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The 12 Hour Shift

There is something special about waking up at 5:00 am on a crisp October morning and pouring out that first cup of coffee.  The silence of the house is peaceful and quiet which in turn gave my mind plenty of opportunity to dream about rutting whitetails and the possible scenarios that could place me in front of a solid buck.  After all today was October 31st, and through my experience it’s when a lot of monster bucks seem come out of hiding.  It was hard to imagine that I had canceled my scheduled vacation on November 2nd and 3rd to take advantage of the first cold front of the season with hopes of putting a mature buck on the ground.  The weather app on my cell phone quickly reminded me as I scrolled through the daily forecasts that the cold front would be short lived as unseasonably warm temperatures and rain proceeded.

A light frost covered the windshield on my truck as I turned the key to start my drive to the location of my Summit climber which I had left strapped to the tree the previous night. One last check to make sure I had all of the essentials for my first all day sit of the season raced through my mind when I reached my destination.  Do I have my release, doe estrous, camera cards, etc.  The walk in to my stand felt refreshing since the only thing strapped to my backpack was my PSE compound bow. As I approached my stand, I took a moment to freshen a scent pad that I had placed about 15 yards in front of my stand with some Special Golden doe estrous. Little did I know, that this would pay dividends in my quest for a trophy Pennsylvania buck.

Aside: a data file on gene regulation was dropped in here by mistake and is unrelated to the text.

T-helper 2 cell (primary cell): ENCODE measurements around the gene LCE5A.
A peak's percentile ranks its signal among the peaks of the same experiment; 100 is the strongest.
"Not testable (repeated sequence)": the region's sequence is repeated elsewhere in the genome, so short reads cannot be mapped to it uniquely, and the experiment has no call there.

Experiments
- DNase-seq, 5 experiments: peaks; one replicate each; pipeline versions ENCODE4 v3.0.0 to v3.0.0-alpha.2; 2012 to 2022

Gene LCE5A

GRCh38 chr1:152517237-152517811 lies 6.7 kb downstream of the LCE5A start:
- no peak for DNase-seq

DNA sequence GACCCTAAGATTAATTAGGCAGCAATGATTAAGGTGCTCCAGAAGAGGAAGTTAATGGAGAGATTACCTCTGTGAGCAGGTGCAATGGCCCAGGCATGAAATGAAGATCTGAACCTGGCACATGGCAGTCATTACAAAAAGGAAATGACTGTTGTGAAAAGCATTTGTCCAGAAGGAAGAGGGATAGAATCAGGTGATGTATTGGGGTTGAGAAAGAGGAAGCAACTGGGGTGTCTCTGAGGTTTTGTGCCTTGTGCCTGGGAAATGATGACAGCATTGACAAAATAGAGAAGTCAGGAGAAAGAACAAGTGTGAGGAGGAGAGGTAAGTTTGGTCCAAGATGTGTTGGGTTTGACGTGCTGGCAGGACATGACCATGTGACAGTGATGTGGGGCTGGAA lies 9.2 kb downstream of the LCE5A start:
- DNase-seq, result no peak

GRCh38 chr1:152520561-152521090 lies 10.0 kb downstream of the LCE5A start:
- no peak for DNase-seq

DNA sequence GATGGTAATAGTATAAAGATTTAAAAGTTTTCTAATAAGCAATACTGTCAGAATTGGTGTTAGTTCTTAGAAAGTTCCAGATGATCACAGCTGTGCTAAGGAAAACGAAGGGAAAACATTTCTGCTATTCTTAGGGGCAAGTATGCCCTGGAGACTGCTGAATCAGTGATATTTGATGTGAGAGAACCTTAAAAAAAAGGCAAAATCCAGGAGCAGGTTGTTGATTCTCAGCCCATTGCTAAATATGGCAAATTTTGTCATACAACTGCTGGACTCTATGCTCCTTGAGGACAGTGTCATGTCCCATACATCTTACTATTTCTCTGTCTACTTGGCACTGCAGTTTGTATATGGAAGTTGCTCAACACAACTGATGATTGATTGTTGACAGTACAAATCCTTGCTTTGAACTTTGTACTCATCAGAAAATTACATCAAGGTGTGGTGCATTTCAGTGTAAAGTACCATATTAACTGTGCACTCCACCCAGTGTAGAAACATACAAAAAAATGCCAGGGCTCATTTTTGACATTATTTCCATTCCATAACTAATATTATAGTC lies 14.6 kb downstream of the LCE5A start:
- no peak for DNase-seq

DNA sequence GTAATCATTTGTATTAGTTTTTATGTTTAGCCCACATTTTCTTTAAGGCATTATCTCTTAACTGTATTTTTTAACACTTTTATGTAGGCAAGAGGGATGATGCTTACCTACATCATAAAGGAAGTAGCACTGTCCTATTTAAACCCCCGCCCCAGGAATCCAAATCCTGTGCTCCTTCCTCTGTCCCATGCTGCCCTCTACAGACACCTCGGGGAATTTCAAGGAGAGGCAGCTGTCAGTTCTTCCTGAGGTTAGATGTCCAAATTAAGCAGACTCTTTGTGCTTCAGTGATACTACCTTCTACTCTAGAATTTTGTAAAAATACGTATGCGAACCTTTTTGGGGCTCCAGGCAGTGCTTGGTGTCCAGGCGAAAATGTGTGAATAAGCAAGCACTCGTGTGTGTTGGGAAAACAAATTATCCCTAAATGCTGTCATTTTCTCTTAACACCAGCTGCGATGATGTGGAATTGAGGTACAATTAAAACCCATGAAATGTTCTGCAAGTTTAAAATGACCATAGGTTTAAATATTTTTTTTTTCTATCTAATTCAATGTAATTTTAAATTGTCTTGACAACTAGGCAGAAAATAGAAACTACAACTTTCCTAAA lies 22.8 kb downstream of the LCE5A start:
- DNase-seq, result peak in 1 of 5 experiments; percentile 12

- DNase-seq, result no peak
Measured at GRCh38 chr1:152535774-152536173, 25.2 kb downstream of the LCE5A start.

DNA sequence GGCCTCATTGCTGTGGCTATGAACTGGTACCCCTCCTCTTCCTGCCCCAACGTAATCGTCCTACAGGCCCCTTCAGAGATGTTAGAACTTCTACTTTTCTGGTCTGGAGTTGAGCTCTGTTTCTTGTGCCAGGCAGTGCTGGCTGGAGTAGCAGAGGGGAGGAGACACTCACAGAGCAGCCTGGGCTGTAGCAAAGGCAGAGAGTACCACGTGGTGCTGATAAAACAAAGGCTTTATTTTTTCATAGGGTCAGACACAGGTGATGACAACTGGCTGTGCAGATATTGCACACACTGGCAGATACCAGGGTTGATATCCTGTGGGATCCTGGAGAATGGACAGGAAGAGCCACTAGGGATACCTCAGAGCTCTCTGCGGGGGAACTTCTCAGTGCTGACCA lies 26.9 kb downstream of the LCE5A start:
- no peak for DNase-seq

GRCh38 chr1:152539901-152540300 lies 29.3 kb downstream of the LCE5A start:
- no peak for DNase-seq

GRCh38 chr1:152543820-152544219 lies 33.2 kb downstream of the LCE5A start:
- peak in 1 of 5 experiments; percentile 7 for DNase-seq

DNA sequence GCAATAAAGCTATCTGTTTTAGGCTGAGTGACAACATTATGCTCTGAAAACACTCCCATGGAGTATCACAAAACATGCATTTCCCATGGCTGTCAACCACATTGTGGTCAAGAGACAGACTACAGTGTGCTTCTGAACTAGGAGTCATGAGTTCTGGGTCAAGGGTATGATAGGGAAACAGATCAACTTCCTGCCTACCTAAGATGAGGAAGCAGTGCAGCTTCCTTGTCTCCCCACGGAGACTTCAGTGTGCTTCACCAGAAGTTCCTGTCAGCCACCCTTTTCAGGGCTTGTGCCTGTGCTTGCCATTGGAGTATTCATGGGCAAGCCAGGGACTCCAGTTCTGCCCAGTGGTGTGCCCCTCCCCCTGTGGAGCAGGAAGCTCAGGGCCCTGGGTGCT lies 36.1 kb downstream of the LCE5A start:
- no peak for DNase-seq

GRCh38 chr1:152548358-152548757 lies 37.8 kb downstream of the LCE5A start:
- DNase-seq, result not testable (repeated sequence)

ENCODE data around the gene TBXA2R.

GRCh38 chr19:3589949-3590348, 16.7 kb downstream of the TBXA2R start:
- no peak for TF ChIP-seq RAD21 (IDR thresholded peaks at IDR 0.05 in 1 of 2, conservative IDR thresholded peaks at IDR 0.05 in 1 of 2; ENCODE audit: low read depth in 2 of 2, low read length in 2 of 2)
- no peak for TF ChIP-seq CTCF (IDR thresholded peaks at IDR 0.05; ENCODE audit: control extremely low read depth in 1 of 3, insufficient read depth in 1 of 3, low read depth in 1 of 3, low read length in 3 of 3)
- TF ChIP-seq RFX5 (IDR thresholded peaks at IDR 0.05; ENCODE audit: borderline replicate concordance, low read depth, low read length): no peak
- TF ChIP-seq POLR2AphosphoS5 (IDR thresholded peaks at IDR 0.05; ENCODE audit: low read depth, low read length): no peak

The morning started off with little wildlife sightings other than the sound of a lonesome crow sounding off in the distance. There was a stiff northwest wind that seemed to drown out the sound of life overtaking the fading dawn. I decided to stand to locate any approaching deer since my eye sight was limited when sitting.  The howling winds were sure to dampen any noise of approaching deer and I wanted to spot them before they entered the kill zone. At about 8:15am, I was surprised to see that a mature doe and a yearling buck had snuck to a distance of 20 yards behind my stand location. Their presence was a welcoming sight, since I haden’t saw many doe throughout the entire season. The swirling wind and falling tree branches seemed to have the deer on edge, as the doe stomped the forest floor with her front hoove. She seemed to have an idea of my presence or maybe it was the smell of fresh estrous that had her on alert. As quickly as they had appeared they vanished into the thicket of mixed saplings and mountain laurel.